Six days a week, Naina steps out of her modest rented accommodation in Delhi’s Mangolpuri area at 10 a.m. No questions are asked, because her family believes she’s headed to her “office.” They know the office is a non-governmental organisation that conducts “HIV tests,” what they don’t know is that Naina is a sex worker.
She has been in the trade for four years, after her husband stopped working and became an alcoholic. Naina, who is not attached to a brothel, meets clients in a room that is rented on an hourly basis.
“I am worried about the neighbours and children finding out, but what worries me the most is the police. They extort money and sometimes abuse us. If the government were to give us some kind of licence, our life would be easier,” she says.
Successive governments have been cautious in their approach towards legalising sex work even as there have been demands from activists working with the sex workers to “decriminalise” the trade.
Kusum, who works with Naina and is the general secretary of the All India Network of Sex Workers, says it is time for the government to legalise the “oldest trade” and for society to shed its “hypocrisy.”
She welcomes the views of Lalitha Kumaramangalam, chairperson of the National Commission for Women, who recently spoke to The Hindu about the need to consider legalisation or regulation of the trade.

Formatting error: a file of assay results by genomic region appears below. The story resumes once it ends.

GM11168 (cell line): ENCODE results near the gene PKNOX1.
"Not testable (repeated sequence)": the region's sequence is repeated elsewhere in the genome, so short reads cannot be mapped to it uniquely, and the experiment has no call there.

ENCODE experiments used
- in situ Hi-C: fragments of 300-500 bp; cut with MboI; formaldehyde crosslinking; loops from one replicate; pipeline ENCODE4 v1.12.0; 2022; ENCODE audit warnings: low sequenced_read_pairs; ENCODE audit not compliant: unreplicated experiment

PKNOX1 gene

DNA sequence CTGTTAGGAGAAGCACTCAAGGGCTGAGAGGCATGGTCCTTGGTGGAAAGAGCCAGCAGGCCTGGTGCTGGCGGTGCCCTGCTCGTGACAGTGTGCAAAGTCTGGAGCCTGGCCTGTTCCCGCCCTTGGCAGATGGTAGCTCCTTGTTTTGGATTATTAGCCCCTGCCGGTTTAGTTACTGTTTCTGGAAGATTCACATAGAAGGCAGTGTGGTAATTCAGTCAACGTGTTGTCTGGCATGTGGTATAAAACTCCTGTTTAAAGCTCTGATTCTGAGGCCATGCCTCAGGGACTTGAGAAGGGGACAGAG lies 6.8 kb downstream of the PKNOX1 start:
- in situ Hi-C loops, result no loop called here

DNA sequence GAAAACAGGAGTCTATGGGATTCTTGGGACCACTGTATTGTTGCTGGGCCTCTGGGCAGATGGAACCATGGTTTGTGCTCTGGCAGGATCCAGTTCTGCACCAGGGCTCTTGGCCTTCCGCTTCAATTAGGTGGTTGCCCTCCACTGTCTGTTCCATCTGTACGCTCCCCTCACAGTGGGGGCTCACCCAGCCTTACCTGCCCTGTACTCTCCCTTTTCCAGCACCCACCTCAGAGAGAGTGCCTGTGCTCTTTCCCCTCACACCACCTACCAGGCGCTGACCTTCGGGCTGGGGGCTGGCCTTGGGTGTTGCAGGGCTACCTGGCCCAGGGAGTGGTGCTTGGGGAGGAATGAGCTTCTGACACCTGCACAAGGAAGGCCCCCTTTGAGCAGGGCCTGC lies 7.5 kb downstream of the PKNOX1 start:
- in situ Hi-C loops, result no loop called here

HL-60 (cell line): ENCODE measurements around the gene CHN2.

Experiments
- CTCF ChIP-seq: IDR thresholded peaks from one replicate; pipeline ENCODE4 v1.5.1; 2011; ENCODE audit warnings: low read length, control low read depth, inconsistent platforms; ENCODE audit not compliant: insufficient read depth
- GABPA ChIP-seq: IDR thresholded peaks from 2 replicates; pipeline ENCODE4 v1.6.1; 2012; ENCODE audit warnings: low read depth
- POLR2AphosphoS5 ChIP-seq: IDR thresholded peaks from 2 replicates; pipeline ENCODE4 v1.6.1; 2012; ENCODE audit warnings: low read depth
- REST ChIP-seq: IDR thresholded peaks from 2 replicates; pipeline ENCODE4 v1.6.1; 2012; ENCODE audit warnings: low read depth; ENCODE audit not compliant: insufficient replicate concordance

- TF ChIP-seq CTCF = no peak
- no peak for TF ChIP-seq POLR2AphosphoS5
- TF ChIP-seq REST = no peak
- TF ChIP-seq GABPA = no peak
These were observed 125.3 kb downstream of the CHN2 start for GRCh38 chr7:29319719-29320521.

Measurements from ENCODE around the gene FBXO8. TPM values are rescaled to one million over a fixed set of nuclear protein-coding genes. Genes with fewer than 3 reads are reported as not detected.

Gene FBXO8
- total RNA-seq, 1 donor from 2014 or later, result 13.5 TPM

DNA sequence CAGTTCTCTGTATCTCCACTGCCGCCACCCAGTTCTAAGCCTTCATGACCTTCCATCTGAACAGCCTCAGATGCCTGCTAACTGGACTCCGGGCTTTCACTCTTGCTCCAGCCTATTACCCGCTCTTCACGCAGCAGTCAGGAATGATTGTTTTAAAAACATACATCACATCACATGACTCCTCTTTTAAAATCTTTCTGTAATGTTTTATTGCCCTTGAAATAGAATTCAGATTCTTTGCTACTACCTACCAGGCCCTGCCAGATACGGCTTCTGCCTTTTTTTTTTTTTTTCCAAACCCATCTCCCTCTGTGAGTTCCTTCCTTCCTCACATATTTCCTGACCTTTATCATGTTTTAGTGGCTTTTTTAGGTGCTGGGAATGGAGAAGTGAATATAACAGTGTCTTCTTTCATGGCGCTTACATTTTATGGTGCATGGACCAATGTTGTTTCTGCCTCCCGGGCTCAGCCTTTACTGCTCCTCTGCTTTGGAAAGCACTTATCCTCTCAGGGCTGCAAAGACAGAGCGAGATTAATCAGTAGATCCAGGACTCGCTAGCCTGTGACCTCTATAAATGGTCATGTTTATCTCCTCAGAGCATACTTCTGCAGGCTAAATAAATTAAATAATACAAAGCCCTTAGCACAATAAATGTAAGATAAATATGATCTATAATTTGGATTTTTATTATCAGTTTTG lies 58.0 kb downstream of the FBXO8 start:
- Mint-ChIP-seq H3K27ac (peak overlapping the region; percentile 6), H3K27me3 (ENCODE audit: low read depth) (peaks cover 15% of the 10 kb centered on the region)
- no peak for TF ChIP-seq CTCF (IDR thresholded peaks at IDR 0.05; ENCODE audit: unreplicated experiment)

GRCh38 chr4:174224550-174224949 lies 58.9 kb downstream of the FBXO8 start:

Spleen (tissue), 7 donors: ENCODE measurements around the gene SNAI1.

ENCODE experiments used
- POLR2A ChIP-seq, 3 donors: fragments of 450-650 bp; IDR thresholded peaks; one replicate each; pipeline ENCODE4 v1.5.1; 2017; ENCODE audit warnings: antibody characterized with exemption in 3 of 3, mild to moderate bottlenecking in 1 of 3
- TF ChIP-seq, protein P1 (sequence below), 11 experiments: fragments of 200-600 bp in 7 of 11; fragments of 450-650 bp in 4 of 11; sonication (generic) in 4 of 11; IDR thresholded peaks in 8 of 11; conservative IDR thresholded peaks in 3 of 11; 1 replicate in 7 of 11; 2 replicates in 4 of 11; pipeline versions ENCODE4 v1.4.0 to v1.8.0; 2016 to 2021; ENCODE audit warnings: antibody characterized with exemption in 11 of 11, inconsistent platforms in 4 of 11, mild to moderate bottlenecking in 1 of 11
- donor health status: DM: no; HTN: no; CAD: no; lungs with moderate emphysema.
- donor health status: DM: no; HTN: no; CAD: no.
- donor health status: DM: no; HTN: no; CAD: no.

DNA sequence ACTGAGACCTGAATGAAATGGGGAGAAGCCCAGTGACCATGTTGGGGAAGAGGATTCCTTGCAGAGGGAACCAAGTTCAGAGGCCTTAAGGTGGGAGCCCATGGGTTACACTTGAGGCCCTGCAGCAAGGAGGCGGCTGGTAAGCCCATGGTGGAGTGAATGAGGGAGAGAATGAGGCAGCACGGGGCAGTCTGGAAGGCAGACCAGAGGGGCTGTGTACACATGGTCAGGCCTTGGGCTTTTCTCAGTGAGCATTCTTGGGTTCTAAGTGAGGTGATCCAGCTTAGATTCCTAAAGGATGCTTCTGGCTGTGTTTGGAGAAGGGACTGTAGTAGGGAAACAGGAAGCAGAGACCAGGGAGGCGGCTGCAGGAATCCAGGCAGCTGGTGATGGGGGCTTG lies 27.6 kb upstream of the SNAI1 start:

“If it is legalised, sex workers can pay tax and work with dignity. We support Ms. Kumaramangalam for her unbiased approach and positive attitude towards women in general and sex work in particular. Legislation designed for sex workers would help to decriminalise sex work and distinguish between sex work and trafficking,” says Amit Kumar, AINSW national coordinator.
While some activists argue that by recognising sex work as a form of work, sex workers will be entitled to protection under labour rights through appropriate labour legislation, others favour decriminalisation.
Mumbai-based lawyer and activist Kamayani Bali Mahabal pushes for decriminalising sex work instead of legalising it.
“Legalisation will increase state interference in the lives of sex workers,” she warns.
According to her, decriminalisation will help address all forms of exploitation, including abusive, sub-standard or unfair working conditions instituted by both state and non-state actors.
“Sex work must not be equated with sexual exploitation or sex trafficking,” she says.
(This is the first in a series of reports on sex work in India)